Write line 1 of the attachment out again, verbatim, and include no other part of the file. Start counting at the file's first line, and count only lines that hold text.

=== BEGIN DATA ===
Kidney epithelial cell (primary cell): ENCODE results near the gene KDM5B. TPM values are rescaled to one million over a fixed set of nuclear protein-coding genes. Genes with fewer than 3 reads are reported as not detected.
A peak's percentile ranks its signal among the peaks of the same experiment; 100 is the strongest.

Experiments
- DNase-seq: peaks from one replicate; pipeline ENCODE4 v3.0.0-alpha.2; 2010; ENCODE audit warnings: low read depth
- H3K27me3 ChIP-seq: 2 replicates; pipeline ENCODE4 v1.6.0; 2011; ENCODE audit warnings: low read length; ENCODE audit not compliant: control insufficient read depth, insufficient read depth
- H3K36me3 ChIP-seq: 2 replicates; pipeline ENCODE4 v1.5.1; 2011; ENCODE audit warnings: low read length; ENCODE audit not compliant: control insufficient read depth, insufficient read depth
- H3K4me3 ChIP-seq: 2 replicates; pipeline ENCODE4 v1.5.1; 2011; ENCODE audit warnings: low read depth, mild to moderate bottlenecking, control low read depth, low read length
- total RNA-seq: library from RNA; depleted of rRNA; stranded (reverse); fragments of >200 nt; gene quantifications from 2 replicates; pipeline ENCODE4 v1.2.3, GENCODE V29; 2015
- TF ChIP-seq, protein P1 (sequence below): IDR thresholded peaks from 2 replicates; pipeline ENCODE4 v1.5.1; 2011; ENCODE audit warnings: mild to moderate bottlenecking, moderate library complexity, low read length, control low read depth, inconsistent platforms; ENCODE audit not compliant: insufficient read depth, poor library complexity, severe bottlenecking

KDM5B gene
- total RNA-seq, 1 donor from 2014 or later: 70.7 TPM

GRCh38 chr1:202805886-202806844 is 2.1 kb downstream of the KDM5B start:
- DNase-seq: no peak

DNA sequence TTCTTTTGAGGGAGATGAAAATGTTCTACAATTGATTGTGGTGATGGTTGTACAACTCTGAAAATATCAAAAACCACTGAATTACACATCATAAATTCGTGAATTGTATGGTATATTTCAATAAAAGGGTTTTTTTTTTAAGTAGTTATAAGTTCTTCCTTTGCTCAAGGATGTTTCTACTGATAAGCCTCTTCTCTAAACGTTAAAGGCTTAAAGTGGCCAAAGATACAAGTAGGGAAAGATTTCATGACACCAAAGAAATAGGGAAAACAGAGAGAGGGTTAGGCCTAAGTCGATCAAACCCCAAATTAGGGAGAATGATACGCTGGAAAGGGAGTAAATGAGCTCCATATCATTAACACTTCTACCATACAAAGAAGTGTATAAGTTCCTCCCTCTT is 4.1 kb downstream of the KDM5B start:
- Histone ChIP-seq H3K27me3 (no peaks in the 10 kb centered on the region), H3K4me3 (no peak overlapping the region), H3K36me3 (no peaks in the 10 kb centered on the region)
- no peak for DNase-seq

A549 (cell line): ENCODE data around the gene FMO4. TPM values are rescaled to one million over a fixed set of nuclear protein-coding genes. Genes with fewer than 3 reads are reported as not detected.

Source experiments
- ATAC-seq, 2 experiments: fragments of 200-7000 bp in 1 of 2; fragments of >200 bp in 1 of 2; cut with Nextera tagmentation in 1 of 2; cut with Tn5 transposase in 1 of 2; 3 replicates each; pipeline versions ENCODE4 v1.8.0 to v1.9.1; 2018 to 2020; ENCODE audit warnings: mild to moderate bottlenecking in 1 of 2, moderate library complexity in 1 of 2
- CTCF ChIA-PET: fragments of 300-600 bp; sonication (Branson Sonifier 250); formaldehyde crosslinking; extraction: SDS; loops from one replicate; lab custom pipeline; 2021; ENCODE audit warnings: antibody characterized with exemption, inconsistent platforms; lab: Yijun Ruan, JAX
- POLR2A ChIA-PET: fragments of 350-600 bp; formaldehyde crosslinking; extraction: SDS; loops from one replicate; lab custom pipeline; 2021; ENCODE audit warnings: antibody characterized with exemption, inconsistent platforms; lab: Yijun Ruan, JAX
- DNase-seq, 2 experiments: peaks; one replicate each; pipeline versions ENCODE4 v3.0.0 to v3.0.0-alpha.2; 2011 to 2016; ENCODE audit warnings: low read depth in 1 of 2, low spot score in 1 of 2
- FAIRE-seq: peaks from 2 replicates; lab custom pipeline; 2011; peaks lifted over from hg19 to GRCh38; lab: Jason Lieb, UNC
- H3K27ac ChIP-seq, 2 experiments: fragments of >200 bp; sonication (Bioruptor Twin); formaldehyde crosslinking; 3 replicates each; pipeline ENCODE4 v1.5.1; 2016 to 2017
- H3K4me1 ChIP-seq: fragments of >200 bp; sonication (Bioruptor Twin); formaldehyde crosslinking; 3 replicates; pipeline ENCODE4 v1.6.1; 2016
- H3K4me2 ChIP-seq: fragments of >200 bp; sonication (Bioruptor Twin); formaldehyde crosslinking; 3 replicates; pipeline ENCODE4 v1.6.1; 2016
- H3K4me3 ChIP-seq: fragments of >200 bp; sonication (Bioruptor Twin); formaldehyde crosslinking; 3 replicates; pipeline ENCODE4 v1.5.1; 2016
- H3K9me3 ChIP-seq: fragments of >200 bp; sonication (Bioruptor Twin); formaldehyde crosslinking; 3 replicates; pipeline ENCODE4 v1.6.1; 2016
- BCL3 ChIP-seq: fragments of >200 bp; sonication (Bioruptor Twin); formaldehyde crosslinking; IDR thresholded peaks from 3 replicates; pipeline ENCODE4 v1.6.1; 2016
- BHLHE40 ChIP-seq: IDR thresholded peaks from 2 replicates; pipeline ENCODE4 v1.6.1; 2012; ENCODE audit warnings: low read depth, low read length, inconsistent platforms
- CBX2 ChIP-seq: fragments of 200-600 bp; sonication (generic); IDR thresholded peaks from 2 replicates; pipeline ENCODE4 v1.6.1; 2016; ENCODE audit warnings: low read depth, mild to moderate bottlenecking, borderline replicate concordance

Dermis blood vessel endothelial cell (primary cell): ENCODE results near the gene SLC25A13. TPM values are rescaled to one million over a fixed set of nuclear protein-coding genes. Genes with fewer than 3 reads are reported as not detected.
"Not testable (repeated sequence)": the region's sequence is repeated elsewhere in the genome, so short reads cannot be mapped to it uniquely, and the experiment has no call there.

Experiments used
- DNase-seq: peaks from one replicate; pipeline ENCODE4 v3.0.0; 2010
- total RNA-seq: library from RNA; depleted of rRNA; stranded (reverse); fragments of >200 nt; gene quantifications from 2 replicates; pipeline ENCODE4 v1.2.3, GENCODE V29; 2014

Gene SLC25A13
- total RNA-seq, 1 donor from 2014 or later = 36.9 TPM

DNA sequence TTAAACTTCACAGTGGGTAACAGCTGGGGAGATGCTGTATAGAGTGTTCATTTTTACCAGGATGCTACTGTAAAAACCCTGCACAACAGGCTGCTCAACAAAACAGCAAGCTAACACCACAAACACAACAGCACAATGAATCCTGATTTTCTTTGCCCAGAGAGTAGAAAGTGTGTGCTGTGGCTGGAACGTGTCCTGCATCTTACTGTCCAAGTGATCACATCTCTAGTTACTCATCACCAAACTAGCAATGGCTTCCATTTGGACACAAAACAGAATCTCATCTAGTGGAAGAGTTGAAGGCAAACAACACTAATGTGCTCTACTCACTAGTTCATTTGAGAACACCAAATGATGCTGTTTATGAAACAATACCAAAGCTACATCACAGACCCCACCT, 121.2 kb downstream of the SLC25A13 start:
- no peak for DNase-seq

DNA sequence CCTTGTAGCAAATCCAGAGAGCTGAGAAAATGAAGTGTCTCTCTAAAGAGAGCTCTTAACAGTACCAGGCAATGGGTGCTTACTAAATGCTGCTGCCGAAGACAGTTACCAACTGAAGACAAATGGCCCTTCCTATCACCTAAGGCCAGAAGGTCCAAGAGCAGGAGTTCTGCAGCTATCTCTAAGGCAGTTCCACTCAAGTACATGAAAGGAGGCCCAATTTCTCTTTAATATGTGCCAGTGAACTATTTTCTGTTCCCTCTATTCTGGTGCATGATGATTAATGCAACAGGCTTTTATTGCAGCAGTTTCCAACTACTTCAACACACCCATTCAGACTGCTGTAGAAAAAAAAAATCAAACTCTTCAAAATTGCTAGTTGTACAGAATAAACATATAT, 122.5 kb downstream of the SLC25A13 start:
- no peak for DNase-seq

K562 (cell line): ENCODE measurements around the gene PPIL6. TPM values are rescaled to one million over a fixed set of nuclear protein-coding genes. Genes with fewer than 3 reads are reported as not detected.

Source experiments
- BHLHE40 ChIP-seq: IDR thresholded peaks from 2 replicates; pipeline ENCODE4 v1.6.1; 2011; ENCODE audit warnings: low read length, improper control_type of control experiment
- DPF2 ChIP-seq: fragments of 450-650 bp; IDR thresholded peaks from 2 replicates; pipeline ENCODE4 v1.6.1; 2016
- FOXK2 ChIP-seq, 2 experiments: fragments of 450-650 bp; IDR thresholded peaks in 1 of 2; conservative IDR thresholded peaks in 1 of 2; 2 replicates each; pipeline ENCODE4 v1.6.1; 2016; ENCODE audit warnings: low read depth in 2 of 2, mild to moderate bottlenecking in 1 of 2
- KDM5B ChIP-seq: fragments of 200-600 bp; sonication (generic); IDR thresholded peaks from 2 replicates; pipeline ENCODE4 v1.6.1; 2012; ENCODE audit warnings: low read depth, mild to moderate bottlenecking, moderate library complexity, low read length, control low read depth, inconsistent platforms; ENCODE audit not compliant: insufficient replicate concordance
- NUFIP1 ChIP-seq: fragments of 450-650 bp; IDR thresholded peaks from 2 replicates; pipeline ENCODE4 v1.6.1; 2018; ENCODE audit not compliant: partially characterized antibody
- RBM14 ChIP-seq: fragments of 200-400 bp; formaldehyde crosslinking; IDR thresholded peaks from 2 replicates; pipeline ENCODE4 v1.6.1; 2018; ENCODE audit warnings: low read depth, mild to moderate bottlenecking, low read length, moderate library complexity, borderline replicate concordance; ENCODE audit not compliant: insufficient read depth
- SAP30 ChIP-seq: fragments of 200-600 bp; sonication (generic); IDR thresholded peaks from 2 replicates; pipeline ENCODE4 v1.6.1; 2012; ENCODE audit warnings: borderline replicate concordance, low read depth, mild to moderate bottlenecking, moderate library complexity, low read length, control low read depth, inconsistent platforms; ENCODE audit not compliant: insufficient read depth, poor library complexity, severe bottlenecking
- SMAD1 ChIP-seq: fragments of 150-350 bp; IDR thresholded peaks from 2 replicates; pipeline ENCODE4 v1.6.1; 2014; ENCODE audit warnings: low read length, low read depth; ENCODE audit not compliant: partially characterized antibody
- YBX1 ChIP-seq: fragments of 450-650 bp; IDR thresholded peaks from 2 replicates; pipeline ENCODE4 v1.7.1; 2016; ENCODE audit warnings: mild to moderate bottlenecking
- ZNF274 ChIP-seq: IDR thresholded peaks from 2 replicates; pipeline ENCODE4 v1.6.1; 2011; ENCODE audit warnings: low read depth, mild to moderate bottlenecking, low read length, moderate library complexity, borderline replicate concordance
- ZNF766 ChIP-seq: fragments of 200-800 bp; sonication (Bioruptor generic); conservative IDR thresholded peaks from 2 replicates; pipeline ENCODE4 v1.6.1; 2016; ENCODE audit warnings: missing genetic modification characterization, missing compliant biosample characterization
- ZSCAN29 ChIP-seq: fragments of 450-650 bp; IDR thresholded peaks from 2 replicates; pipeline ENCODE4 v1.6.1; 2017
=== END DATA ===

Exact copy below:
Kidney epithelial cell (primary cell): ENCODE results near the gene KDM5B. TPM values are rescaled to one million over a fixed set of nuclear protein-coding genes. Genes with fewer than 3 reads are reported as not detected.